• Significant declines of 30% – 50% declines in the use of antidepressant medication among teens and young adults
  • Continued lower antidepressant use for over 7 years after the first FDA warning

That’s not at all what they FDA intended. Their goal was to help people with depression by preventing the development of side effects by warning people of their possibility. However, several factors – including sensationalist media coverage – may have contributed to these unintended consequences.

Now let’s look at what researchers found for adolescents (age 10-19) and young adults (age 20-24), specifically. We’ll start with the data on adolescents.

Adolescents: Before and After the Warnings

  • The 13 years before the warnings showed a downward trend in suicide deaths:
    • 1990: 6.4 suicide deaths per 100,000 adolescents
    • 2002: 4.2 suicide deaths per 100,000 adolescents
  • The 12 years after FDA warnings showed are reversal in this trend:
    • 2005: 4.4 suicide deaths per 100,000 adolescents
    • 2017: 7.2 suicide deaths per 100,000 adolescents
  • Suicide deaths separated from the baseline trend immediately:
    • An increase of 0.49 suicide deaths per 100,000 adolescents and a trend increase of 0.03 suicide deaths per 100,000 adolescents per year

According to the researchers, this data suggests the warnings may have contributed to 2365 excess suicide deaths among adolescents between 2005 to 2010.

Now let’s look at the data on young adults.

Young Adults: Before and After the Warnings

  • The 13 years before the warnings showed a downward trend in suicide deaths:
    • 1990: 15.1 suicide deaths per 100,000 young adults
    • 2002: 12.3 suicide deaths per 100,000 young adults
  • The 12 years after FDA warnings showed are reversal in this trend:
    • 2005: 12.4. suicide deaths per 100,000 young adults
    • 2017: 17.0 suicide deaths per 100,000 young adults

According to the researchers, this data suggests the warnings may have contributed to 3593 excess suicide deaths among young adults between 2005 to 2010.

That’s serious data – and those are alarming conclusions, which we will discuss next.

How to Interpret This Data

It’s imperative to interpret this data with perspective and caution, while recognizing its validity within parameters determined and defined by the nature of the study.

We’ll quote the study authors:

“A single quasi‐experimental study cannot establish causality. However, the boxed warnings and associated reductions in depression care were further associated with a significant increase in suicide deaths among adolescents and young adults.”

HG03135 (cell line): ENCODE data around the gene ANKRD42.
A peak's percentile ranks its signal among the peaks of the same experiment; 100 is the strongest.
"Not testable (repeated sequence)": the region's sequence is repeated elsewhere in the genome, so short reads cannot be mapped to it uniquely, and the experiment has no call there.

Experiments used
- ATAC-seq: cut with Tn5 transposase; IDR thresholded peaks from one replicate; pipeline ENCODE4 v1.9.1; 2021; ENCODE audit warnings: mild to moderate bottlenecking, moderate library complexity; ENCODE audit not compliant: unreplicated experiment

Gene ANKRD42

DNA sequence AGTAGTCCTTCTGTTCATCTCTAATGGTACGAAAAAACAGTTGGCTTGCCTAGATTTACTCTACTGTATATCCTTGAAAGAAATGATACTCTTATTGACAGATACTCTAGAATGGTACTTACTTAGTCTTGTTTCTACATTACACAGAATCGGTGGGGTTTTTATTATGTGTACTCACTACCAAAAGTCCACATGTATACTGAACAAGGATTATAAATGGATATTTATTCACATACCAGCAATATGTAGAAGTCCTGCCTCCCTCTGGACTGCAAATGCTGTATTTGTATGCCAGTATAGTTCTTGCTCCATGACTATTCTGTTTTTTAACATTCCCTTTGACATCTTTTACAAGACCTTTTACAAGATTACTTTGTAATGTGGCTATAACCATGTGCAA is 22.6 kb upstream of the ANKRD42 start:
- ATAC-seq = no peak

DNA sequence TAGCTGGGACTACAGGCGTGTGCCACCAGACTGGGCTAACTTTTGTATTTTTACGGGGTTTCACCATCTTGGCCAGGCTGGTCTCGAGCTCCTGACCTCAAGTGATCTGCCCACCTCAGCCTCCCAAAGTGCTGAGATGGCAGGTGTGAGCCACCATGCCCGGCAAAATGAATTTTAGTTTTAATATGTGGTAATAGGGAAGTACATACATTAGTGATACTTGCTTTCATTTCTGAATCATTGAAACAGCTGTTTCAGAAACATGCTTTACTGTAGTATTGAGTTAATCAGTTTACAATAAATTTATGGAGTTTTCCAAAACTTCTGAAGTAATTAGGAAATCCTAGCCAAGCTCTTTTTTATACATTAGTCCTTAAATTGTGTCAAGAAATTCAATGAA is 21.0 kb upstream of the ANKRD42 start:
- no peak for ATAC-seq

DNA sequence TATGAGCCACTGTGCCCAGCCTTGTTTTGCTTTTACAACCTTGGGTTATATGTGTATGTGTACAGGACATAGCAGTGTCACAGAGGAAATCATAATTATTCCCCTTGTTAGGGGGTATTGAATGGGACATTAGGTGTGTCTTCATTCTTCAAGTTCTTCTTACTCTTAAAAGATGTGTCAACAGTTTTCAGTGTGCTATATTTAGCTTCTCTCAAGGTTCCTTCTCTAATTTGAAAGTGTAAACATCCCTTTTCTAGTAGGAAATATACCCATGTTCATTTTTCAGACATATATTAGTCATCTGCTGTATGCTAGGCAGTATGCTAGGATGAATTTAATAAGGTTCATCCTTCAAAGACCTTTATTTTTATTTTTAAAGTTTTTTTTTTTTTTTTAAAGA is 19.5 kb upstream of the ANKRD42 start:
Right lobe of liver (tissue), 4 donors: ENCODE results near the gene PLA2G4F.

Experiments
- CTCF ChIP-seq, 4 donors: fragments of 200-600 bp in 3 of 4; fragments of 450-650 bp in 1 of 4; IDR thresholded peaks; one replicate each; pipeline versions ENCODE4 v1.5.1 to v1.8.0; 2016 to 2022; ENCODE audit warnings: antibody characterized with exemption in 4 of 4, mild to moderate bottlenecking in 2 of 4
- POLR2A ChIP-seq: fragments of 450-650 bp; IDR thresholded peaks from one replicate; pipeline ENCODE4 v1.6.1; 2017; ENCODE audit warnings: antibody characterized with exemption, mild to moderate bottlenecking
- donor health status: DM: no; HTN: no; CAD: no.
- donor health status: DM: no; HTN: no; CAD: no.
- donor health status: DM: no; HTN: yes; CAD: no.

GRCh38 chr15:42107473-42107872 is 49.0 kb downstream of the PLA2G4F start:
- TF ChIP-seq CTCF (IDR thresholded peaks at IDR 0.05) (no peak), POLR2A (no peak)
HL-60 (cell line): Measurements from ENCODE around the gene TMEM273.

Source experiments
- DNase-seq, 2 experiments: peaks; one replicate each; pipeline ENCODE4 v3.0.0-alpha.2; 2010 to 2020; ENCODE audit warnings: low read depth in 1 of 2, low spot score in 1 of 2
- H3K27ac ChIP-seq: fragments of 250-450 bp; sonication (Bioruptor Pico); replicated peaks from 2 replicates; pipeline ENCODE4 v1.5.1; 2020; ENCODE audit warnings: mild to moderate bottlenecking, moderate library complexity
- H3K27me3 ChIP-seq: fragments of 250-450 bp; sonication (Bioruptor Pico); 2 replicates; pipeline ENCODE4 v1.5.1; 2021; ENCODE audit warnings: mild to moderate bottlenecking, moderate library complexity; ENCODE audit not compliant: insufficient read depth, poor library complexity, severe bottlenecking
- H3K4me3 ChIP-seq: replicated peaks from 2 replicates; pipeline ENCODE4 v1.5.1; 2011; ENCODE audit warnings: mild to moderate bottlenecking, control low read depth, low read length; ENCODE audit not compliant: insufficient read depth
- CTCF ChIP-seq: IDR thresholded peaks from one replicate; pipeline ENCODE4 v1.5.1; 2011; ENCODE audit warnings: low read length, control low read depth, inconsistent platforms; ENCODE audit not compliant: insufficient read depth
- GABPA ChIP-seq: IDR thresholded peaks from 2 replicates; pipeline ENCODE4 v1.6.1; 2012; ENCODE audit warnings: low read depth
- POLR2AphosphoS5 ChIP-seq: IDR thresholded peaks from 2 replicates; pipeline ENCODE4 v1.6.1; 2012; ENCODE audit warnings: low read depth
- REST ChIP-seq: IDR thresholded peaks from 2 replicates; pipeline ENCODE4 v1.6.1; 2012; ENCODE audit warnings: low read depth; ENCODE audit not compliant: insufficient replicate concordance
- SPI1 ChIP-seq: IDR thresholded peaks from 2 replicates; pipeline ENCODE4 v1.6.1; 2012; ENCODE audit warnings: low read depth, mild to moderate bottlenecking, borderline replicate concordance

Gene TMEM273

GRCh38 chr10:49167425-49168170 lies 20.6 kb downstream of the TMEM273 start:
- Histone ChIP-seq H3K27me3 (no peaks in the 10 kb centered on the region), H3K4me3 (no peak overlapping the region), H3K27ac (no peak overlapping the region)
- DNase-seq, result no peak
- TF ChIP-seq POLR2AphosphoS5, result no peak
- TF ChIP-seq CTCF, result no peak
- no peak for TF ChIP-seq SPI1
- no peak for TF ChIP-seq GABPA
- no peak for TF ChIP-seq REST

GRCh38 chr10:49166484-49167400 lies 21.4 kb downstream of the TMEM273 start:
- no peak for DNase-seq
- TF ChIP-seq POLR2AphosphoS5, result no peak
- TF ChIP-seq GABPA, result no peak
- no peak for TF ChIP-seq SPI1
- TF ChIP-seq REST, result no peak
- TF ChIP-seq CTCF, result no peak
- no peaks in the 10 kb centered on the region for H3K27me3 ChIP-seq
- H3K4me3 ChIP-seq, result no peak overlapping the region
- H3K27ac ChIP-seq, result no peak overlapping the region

The mechanism they describe for the increased suicide deaths includes the following features:

  • The FDA warning
  • Exaggerated media coverage of the FDA warning, which:
    • Stigmatized depression in general for young people
    • Stigmatized treatment for depression
  • A reluctance on the part of providers to prescribe anti-depressants, which:
    • Reduced rates of diagnosis of depressive disorders among adolescents and young adults
    • Reduced rates of psychotherapy for depressive disorders among adolescents and young adults
    • Decreased prescriptions for SSRIs for adolescents and young adults diagnosed with depressive disorders

In addition, other unintentional injury deaths, which researchers used for comparison, did not increase after the FDA warnings. This strengthened the case for the association between the FDA warnings and the increase in suicide deaths.

Again, this study presents correlative data, which is different than causative data. A quick reminder about what those terms mean:


This is a statistical measure that describes the relationship between two or more variables. Correlation between variables does not mean a change in one variable causes the change in the other variable.


This indicates that one variable or event is the result of the other variable or event. This is simple cause and effect.

Therefore, what this research presents is a very strong correlation between the FDA Black Box warnings and the various negative consequences listed above, up to and including the most serious negative consequence of all, death. Their estimate on excess suicide death is the result of mathematical modeling, not a causative relationship between variables. Based on available population data, they calculated the percentage reduction in diagnosis and treatment (medication and/or therapy) with the increase in suicide rates and determined the FDA warning may have been associated with close to six thousand excess deaths by suicide among adolescents and young adults between 2005 and 2010.

What Are the Next Steps?

Parents of teenagers with a depressive disorder need to understand one very important thing:

Treatment for depression works, and can prevent exacerbation of depressive symptoms, which can include thoughts that lead to suicidal ideation and suicide attempts.

Here’s another thing parents of teenagers with a depressive disorder should understand:

Some data indicates a weak correlation between increased suicidal ideation among teens who take antidepressants for depressive disorders.

A re-analysis of the FDA data shows an increased odds ratio of 1.5-2 for increased suicidal ideation and suicidal behavior among teens who take SSRIs for depression. This means that of 100 teens who use SSRIs for depression, 1-2 may experience suicidal thoughts or behavior a because of SSRIs.

This is a serious side-effect that parents and teens should know about before beginning a course of treatment that involves SSRIs. The study authors agree, and recommend that the FDA replace their black box warning with a warning that does not elicit fear and reluctance to seek treatment.

We agree. That’s a reasonable, evidence-based compromise.

With that said, we’ll end this article with a third thing parents of teens with a depressive disorder should know. For most people with depression – including children, adolescents, and young adults – the most effective treatment is a combination of cognitive behavioral therapy (CBT) and medication, which, in some cases, include SSRIs.

Parents, teens, and their healthcare providers should discuss the relative risks and benefits of any course of treatment for depression before initiating that treatment. This discussion should be based on the foundational awareness that depressive disorders rarely resolve without appropriate professional support and care.

Our Behavioral Health Content Team

We are an expert team of behavioral health professionals who are united in our commitment to adolescent recovery and well-being.